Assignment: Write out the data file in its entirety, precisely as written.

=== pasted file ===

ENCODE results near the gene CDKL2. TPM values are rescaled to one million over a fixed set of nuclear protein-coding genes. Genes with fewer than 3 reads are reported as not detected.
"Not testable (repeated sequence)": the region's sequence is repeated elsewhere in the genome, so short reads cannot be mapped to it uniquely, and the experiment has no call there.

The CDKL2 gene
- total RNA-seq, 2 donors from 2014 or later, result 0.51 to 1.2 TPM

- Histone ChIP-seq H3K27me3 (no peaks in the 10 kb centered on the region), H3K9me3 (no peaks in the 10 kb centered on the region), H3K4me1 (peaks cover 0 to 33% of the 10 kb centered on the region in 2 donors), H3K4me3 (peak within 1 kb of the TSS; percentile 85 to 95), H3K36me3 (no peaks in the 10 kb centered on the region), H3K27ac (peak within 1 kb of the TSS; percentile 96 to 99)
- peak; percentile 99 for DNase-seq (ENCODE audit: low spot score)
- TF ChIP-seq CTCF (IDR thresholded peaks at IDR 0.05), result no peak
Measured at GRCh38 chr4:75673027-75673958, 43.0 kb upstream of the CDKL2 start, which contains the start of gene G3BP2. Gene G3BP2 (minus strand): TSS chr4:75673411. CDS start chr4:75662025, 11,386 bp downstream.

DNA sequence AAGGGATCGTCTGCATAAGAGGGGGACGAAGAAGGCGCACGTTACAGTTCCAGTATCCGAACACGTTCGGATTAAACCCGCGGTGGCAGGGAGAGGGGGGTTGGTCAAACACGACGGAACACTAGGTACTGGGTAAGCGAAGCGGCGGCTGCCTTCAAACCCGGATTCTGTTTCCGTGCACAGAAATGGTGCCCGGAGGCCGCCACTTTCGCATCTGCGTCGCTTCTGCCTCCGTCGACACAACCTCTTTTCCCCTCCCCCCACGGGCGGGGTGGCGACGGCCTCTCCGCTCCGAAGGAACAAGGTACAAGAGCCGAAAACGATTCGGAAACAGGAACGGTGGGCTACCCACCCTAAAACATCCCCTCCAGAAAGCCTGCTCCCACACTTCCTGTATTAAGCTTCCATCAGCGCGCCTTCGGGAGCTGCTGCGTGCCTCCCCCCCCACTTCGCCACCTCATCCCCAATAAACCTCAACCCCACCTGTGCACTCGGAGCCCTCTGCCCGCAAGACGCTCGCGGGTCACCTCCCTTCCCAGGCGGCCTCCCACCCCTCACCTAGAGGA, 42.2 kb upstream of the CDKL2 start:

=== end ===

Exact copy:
ENCODE results near the gene CDKL2. TPM values are rescaled to one million over a fixed set of nuclear protein-coding genes. Genes with fewer than 3 reads are reported as not detected.
"Not testable (repeated sequence)": the region's sequence is repeated elsewhere in the genome, so short reads cannot be mapped to it uniquely, and the experiment has no call there.

The CDKL2 gene
- total RNA-seq, 2 donors from 2014 or later, result 0.51 to 1.2 TPM

- Histone ChIP-seq H3K27me3 (no peaks in the 10 kb centered on the region), H3K9me3 (no peaks in the 10 kb centered on the region), H3K4me1 (peaks cover 0 to 33% of the 10 kb centered on the region in 2 donors), H3K4me3 (peak within 1 kb of the TSS; percentile 85 to 95), H3K36me3 (no peaks in the 10 kb centered on the region), H3K27ac (peak within 1 kb of the TSS; percentile 96 to 99)
- peak; percentile 99 for DNase-seq (ENCODE audit: low spot score)
- TF ChIP-seq CTCF (IDR thresholded peaks at IDR 0.05), result no peak
Measured at GRCh38 chr4:75673027-75673958, 43.0 kb upstream of the CDKL2 start, which contains the start of gene G3BP2. Gene G3BP2 (minus strand): TSS chr4:75673411. CDS start chr4:75662025, 11,386 bp downstream.

DNA sequence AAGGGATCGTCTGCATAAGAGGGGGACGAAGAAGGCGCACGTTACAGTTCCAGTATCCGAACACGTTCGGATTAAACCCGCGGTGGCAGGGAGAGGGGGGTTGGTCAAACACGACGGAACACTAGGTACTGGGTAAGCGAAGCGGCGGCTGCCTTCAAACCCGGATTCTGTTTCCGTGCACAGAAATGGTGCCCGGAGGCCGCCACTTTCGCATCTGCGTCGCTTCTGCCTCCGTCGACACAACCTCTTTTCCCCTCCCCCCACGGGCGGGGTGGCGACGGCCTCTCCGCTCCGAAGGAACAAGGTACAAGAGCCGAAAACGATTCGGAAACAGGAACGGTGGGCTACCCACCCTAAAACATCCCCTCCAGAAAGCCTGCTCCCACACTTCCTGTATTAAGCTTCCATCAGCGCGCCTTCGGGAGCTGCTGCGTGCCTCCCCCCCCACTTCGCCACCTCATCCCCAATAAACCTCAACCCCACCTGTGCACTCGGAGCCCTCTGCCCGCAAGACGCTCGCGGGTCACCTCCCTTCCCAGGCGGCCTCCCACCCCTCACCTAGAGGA, 42.2 kb upstream of the CDKL2 start: